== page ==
RACE: New Video Highlights Stories of Jurors Excluded from Death Penalty Cases

A new video produced by the American Civil Liberties Union features three North Carolina citizens who believe they were excluded from serving on juries in capital cases because of their race. The video was released in conjunction with the first court challenge brought under North Carolina’s Racial Justice Act. The defendant, Marcus Robinson, is asking his death sentence be commuted to life without parole because potential African-American jurors were struck from his jury at a rate 3.5 times higher than other potential jurors. Laverne Keys (pictured), who was excluded from a capital jury in 1999, believes she was removed because of her race: “It made me feel like I was back in 1960, that racism is still very much alive. It makes you wonder whether all these people are being given a fair trial or given a fair consequence so far as the death penalty,” she said in the video. Denny LeBoeuf, Director of the ACLU Capital Punishment Project, said, “The stories presented in this video make clear that the death penalty system in North Carolina and across the nation is plagued by discrimination. The Racial Justice Act is a crucial means of ensuring that no one is wrongfully executed because of racial bias.” Watch the video.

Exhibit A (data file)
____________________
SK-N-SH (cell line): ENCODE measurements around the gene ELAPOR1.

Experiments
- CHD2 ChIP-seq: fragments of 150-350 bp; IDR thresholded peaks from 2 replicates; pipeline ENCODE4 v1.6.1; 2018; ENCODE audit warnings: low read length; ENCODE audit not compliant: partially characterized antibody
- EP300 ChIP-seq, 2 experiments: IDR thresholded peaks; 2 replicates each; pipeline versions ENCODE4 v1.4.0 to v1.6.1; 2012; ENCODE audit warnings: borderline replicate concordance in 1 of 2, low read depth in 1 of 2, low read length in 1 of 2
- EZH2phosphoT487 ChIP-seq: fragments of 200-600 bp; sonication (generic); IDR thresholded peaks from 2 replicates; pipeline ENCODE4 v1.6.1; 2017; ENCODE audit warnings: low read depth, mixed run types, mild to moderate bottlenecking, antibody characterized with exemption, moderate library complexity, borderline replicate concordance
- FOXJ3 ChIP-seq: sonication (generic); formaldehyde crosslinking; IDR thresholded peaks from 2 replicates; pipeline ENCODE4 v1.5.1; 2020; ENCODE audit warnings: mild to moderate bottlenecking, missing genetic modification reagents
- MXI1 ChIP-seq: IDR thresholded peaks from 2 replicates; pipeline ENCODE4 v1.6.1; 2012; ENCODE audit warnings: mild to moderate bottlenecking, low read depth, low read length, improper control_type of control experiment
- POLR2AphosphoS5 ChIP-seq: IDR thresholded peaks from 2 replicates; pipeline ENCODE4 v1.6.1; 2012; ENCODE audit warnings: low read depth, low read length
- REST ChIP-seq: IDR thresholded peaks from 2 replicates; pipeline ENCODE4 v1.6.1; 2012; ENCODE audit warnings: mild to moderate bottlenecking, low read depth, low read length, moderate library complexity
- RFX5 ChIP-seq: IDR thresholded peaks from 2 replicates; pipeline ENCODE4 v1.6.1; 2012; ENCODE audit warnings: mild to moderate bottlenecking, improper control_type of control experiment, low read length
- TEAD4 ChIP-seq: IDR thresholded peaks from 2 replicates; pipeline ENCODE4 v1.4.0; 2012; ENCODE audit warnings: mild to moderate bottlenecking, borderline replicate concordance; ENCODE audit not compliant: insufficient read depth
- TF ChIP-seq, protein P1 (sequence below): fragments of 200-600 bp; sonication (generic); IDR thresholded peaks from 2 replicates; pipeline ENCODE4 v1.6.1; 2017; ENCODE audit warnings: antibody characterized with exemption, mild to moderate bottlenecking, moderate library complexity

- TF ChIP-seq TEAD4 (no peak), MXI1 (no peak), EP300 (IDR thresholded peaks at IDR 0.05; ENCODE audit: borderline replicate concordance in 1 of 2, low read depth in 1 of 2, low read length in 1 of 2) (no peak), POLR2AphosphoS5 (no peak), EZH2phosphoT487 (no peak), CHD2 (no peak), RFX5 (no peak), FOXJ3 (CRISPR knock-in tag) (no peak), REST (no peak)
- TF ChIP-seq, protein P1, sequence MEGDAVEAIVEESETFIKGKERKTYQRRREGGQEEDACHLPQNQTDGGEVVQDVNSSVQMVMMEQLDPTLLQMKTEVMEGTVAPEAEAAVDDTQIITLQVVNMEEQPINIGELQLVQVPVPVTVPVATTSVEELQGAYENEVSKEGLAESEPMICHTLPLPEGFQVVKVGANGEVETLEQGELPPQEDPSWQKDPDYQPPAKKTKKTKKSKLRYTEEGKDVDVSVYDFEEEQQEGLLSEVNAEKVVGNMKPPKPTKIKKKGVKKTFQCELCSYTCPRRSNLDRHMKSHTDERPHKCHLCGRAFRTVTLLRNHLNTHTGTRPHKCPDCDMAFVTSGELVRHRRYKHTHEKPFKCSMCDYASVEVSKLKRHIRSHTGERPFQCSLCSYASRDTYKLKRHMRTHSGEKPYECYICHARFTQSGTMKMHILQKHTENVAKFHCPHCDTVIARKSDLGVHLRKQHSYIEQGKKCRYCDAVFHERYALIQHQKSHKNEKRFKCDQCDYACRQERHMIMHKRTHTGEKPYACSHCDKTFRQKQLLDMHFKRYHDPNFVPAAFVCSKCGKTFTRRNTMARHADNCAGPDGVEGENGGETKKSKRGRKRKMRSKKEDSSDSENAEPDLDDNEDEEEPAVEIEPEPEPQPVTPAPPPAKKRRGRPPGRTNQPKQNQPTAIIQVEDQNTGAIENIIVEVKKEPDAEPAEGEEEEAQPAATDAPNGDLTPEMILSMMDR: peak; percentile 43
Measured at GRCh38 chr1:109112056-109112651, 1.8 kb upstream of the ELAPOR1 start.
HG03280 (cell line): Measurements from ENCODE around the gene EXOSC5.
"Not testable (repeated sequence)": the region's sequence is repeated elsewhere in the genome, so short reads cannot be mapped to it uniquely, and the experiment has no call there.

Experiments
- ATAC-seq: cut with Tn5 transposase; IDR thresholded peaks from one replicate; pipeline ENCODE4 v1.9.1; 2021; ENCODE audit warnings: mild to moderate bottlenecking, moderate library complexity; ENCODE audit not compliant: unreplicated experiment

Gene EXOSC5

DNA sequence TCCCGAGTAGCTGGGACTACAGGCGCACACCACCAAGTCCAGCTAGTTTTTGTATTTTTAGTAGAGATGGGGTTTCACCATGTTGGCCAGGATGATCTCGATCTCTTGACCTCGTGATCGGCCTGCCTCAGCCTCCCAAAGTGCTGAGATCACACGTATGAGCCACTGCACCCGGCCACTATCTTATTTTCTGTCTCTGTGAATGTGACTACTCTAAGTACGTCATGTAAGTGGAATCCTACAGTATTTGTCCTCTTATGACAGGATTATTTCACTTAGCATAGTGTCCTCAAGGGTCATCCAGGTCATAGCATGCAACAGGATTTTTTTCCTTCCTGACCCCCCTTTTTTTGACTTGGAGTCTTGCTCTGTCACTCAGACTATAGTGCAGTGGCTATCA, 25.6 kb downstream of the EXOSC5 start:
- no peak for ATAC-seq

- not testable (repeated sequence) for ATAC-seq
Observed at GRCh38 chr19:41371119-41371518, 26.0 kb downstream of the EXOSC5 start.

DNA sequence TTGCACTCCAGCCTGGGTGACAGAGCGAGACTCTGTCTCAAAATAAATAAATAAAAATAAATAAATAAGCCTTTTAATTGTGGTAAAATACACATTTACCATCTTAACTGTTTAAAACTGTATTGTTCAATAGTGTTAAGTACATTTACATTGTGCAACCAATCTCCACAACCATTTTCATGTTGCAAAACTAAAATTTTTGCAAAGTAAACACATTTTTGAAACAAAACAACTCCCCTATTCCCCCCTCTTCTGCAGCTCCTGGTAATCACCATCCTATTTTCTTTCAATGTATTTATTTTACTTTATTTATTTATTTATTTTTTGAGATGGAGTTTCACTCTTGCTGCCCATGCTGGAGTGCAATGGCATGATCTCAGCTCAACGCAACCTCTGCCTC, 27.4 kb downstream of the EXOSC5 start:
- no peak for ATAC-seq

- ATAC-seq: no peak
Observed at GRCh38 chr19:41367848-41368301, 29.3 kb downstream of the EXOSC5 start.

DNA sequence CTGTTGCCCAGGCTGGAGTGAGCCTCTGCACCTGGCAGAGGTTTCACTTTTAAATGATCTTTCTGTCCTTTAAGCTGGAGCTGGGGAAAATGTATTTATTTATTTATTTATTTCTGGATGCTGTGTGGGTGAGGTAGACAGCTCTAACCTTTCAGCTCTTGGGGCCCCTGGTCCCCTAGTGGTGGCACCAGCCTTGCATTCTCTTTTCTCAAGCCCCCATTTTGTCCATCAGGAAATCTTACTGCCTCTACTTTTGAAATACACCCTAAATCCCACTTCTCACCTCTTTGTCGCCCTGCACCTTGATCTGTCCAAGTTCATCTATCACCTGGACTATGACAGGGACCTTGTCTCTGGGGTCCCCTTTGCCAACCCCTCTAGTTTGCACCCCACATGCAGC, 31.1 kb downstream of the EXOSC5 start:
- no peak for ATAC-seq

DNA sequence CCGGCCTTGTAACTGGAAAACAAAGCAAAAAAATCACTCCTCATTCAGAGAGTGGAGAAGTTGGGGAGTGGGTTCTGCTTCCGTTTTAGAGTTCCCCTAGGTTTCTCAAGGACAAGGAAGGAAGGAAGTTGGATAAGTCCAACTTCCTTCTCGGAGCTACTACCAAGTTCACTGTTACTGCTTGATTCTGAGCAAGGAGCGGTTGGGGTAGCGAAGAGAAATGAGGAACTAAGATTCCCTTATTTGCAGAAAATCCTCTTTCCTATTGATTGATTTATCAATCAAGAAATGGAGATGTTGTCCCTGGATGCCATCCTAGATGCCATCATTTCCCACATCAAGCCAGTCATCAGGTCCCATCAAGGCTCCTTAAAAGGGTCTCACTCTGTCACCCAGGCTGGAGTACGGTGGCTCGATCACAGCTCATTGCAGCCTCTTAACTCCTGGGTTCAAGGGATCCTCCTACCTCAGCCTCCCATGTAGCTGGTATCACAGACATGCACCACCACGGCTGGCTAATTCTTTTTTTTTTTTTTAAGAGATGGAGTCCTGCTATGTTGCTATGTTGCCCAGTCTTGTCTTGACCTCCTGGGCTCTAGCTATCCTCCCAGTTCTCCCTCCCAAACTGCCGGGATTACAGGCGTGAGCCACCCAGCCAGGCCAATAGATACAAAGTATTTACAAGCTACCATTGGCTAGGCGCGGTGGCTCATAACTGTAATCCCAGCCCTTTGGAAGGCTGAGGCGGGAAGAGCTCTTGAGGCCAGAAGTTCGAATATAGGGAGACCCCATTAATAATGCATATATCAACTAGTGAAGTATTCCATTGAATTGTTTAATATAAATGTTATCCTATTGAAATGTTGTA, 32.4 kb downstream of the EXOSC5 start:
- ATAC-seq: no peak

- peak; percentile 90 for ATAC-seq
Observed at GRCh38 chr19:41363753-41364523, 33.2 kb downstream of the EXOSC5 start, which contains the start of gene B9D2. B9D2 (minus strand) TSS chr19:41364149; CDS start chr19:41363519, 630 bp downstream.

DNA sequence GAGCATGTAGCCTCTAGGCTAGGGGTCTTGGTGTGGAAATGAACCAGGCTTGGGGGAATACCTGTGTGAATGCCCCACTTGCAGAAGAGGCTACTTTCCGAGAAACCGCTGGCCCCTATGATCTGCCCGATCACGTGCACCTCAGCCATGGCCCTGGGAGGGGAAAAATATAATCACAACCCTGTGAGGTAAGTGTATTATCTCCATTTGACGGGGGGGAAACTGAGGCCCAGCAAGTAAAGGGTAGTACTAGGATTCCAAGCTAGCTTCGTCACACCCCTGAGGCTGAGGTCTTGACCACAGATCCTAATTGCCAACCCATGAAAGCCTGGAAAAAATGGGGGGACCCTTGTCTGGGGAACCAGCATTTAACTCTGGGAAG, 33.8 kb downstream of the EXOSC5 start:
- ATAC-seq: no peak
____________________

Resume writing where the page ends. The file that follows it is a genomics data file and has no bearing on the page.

The Racial Justice Act allows death-row prisoners a hearing in which they can present statistics and other empirical evidence showing that death sentences in the state were influenced by race. North Carolina has the nation’s sixth-largest death row population, more than half of whom are African-American. Thirty-one people on North Carolina’s death row were sentenced by all-white juries. Watch ACLU’s video.

(ACLU Press Release, “North Carolinians Struck From Capital Juries Because of Race Speak Out in Favor of Racial Justice Act,” February 2, 2012). See Race and Multimedia.